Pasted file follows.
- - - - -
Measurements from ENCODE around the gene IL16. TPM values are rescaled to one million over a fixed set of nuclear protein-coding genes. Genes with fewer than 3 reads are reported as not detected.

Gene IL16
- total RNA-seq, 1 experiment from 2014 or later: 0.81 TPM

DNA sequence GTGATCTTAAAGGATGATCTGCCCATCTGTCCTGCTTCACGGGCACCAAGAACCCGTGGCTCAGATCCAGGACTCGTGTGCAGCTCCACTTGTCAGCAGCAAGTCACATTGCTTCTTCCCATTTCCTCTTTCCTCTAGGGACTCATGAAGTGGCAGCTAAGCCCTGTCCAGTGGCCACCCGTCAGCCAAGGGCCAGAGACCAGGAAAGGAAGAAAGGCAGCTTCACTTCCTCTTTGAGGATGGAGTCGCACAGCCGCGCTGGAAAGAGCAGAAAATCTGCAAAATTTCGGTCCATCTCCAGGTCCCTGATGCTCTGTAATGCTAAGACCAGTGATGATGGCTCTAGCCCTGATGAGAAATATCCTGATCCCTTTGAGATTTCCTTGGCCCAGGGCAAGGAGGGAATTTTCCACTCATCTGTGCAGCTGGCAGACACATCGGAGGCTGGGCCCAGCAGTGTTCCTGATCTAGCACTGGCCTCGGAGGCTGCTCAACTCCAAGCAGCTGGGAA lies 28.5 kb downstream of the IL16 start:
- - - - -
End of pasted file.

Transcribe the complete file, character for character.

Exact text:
Measurements from ENCODE around the gene IL16. TPM values are rescaled to one million over a fixed set of nuclear protein-coding genes. Genes with fewer than 3 reads are reported as not detected.

Gene IL16
- total RNA-seq, 1 experiment from 2014 or later: 0.81 TPM

DNA sequence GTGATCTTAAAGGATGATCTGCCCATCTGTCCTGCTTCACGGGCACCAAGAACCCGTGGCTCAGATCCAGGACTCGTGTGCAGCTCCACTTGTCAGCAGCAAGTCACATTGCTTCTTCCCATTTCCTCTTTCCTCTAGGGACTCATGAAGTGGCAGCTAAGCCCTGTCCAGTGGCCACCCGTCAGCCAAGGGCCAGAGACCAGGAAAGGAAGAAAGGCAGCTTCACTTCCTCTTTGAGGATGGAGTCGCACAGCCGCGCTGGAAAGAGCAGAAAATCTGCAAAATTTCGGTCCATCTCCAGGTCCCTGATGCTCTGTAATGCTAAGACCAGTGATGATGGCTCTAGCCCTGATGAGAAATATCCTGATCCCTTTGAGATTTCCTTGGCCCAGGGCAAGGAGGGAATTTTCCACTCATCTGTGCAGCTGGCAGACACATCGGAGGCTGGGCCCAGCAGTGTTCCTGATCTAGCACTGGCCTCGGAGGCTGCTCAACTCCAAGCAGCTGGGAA lies 28.5 kb downstream of the IL16 start: